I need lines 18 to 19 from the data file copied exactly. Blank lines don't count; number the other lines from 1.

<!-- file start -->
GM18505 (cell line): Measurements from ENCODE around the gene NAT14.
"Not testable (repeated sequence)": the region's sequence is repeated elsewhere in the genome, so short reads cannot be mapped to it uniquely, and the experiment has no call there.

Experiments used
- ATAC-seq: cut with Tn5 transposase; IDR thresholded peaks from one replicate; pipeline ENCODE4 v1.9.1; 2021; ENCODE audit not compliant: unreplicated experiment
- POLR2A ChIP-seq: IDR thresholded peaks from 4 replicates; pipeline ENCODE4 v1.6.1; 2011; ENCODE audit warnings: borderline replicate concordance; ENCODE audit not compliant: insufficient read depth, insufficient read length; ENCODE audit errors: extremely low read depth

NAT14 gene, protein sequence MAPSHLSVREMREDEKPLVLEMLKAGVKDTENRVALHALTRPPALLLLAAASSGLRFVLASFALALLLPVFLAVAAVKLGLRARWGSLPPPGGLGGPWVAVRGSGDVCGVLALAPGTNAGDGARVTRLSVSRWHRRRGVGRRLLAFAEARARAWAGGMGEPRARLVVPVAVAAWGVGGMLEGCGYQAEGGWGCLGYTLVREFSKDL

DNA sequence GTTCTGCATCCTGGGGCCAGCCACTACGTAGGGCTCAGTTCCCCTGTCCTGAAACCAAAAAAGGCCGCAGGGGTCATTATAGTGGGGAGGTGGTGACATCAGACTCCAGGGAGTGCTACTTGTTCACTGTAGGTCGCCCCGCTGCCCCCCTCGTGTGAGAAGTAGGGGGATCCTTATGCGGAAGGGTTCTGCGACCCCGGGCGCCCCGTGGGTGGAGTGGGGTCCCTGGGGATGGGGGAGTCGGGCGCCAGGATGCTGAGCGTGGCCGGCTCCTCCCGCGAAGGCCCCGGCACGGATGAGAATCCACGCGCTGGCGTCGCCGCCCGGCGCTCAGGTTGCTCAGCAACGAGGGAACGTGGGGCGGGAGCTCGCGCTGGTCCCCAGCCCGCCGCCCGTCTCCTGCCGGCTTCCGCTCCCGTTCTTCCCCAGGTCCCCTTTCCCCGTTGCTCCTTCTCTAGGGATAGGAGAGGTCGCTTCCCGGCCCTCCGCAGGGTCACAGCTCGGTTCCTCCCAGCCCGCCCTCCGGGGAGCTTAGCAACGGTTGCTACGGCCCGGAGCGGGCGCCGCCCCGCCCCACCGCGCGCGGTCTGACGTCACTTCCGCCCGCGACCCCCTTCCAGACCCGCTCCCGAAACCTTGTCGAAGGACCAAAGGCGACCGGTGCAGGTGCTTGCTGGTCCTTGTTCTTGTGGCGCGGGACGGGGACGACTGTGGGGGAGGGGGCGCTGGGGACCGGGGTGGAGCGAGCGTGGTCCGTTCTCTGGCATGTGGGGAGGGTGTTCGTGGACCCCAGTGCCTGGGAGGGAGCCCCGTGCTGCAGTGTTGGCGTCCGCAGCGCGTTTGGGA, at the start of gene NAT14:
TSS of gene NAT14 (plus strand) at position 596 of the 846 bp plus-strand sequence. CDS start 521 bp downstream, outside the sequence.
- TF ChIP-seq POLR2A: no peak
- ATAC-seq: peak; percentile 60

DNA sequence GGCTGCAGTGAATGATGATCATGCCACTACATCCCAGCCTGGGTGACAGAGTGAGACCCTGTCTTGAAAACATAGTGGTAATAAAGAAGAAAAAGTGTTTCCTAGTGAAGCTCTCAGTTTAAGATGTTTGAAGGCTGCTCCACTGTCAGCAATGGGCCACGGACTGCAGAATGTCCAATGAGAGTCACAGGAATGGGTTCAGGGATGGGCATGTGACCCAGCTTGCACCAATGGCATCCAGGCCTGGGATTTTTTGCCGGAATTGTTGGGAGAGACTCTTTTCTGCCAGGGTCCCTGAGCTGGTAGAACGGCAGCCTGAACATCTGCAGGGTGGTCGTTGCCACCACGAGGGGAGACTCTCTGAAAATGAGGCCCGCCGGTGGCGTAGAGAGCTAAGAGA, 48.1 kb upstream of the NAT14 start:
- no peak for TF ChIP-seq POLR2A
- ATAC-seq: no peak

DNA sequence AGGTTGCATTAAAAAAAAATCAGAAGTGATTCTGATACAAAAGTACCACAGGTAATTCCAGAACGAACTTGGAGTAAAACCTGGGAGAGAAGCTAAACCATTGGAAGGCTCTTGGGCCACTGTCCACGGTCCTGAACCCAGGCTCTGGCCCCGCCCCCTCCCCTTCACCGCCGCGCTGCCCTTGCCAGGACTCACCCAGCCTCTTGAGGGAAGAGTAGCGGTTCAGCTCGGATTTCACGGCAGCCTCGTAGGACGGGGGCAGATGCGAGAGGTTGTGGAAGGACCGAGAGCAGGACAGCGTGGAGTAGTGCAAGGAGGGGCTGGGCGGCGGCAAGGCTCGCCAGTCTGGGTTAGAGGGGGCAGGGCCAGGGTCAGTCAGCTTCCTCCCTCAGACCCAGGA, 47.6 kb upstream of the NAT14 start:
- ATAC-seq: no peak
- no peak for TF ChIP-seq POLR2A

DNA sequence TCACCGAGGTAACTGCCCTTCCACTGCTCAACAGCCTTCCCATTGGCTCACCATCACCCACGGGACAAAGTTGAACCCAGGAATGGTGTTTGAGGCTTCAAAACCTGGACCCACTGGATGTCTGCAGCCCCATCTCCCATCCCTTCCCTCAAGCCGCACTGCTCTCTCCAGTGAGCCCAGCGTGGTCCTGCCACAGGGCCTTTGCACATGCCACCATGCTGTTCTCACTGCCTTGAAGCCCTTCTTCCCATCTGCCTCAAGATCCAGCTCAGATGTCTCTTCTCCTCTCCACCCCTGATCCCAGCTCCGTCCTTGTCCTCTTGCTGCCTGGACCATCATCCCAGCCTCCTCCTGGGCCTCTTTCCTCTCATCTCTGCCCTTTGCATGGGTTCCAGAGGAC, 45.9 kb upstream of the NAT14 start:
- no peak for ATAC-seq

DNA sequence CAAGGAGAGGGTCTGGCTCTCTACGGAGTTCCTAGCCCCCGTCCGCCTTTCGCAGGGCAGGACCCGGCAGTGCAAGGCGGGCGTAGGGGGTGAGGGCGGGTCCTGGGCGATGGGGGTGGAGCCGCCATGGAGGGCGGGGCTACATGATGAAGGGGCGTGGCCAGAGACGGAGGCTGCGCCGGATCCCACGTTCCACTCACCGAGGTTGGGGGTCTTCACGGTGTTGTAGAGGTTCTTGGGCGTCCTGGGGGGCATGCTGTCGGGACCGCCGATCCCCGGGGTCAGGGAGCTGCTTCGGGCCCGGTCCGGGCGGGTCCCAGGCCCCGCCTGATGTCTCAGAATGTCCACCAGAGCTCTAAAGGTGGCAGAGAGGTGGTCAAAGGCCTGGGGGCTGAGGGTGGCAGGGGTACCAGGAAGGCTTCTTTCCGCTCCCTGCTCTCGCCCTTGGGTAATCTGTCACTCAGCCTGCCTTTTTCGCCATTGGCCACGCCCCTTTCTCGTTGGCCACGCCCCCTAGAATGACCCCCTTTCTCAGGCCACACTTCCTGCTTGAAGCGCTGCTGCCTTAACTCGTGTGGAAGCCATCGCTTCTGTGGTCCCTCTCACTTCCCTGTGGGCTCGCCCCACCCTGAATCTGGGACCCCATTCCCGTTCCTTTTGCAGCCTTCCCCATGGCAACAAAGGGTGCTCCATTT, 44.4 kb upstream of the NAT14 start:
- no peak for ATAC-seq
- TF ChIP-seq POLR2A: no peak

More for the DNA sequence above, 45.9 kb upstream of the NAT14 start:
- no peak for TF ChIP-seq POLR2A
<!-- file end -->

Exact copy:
- no peak for ATAC-seq

DNA sequence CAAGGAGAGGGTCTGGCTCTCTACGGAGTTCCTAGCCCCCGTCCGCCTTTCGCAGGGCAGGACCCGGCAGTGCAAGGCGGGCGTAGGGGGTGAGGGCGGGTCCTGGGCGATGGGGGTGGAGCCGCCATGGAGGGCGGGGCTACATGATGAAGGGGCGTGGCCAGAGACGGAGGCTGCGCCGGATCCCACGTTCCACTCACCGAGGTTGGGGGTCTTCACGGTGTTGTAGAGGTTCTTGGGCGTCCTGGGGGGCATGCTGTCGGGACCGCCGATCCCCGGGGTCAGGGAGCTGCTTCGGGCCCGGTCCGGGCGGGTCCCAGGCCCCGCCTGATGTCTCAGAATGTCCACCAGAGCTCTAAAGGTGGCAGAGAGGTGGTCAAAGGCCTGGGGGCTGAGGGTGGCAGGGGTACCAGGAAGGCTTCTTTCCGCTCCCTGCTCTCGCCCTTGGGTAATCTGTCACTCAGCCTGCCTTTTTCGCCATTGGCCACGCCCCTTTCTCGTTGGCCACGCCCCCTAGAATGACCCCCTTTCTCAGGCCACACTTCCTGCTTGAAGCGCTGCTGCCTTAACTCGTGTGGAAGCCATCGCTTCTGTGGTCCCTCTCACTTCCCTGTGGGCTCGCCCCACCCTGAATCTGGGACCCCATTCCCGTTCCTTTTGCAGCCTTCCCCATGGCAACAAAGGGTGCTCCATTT, 44.4 kb upstream of the NAT14 start: